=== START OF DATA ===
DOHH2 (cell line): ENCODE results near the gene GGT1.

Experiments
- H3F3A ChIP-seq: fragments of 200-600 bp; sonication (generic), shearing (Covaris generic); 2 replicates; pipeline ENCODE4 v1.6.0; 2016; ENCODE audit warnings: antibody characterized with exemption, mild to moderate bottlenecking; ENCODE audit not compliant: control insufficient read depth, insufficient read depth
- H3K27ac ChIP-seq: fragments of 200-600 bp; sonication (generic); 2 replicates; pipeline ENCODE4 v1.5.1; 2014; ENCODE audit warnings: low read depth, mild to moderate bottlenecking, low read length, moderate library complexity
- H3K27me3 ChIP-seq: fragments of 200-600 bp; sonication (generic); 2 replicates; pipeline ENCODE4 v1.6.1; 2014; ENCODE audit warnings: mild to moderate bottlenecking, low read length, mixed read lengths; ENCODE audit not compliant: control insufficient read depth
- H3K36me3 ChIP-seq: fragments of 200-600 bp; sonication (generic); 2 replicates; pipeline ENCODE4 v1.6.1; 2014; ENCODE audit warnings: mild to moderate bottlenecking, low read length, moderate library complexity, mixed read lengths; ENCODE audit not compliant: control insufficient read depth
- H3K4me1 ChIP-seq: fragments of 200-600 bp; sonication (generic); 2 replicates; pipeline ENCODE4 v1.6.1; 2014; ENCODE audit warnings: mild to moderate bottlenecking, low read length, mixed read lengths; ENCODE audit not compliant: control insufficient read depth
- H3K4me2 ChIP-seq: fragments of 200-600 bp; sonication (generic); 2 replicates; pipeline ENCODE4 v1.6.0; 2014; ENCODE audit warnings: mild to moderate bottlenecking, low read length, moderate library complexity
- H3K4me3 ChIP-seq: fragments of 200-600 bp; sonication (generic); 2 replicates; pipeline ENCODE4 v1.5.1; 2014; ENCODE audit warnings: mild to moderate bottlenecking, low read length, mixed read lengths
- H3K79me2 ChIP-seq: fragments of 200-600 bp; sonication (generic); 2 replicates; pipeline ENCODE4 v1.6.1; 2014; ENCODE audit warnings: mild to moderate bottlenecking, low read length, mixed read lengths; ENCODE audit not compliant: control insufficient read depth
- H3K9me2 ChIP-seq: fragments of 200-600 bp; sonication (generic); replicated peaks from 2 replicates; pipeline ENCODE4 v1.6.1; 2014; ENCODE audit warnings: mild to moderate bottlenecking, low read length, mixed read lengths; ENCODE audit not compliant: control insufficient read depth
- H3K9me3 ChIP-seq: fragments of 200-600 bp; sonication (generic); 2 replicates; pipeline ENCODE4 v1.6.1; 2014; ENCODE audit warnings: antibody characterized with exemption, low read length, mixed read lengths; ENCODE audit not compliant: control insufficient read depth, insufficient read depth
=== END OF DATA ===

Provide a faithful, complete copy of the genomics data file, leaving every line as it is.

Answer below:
DOHH2 (cell line): ENCODE results near the gene GGT1.

Experiments
- H3F3A ChIP-seq: fragments of 200-600 bp; sonication (generic), shearing (Covaris generic); 2 replicates; pipeline ENCODE4 v1.6.0; 2016; ENCODE audit warnings: antibody characterized with exemption, mild to moderate bottlenecking; ENCODE audit not compliant: control insufficient read depth, insufficient read depth
- H3K27ac ChIP-seq: fragments of 200-600 bp; sonication (generic); 2 replicates; pipeline ENCODE4 v1.5.1; 2014; ENCODE audit warnings: low read depth, mild to moderate bottlenecking, low read length, moderate library complexity
- H3K27me3 ChIP-seq: fragments of 200-600 bp; sonication (generic); 2 replicates; pipeline ENCODE4 v1.6.1; 2014; ENCODE audit warnings: mild to moderate bottlenecking, low read length, mixed read lengths; ENCODE audit not compliant: control insufficient read depth
- H3K36me3 ChIP-seq: fragments of 200-600 bp; sonication (generic); 2 replicates; pipeline ENCODE4 v1.6.1; 2014; ENCODE audit warnings: mild to moderate bottlenecking, low read length, moderate library complexity, mixed read lengths; ENCODE audit not compliant: control insufficient read depth
- H3K4me1 ChIP-seq: fragments of 200-600 bp; sonication (generic); 2 replicates; pipeline ENCODE4 v1.6.1; 2014; ENCODE audit warnings: mild to moderate bottlenecking, low read length, mixed read lengths; ENCODE audit not compliant: control insufficient read depth
- H3K4me2 ChIP-seq: fragments of 200-600 bp; sonication (generic); 2 replicates; pipeline ENCODE4 v1.6.0; 2014; ENCODE audit warnings: mild to moderate bottlenecking, low read length, moderate library complexity
- H3K4me3 ChIP-seq: fragments of 200-600 bp; sonication (generic); 2 replicates; pipeline ENCODE4 v1.5.1; 2014; ENCODE audit warnings: mild to moderate bottlenecking, low read length, mixed read lengths
- H3K79me2 ChIP-seq: fragments of 200-600 bp; sonication (generic); 2 replicates; pipeline ENCODE4 v1.6.1; 2014; ENCODE audit warnings: mild to moderate bottlenecking, low read length, mixed read lengths; ENCODE audit not compliant: control insufficient read depth
- H3K9me2 ChIP-seq: fragments of 200-600 bp; sonication (generic); replicated peaks from 2 replicates; pipeline ENCODE4 v1.6.1; 2014; ENCODE audit warnings: mild to moderate bottlenecking, low read length, mixed read lengths; ENCODE audit not compliant: control insufficient read depth
- H3K9me3 ChIP-seq: fragments of 200-600 bp; sonication (generic); 2 replicates; pipeline ENCODE4 v1.6.1; 2014; ENCODE audit warnings: antibody characterized with exemption, low read length, mixed read lengths; ENCODE audit not compliant: control insufficient read depth, insufficient read depth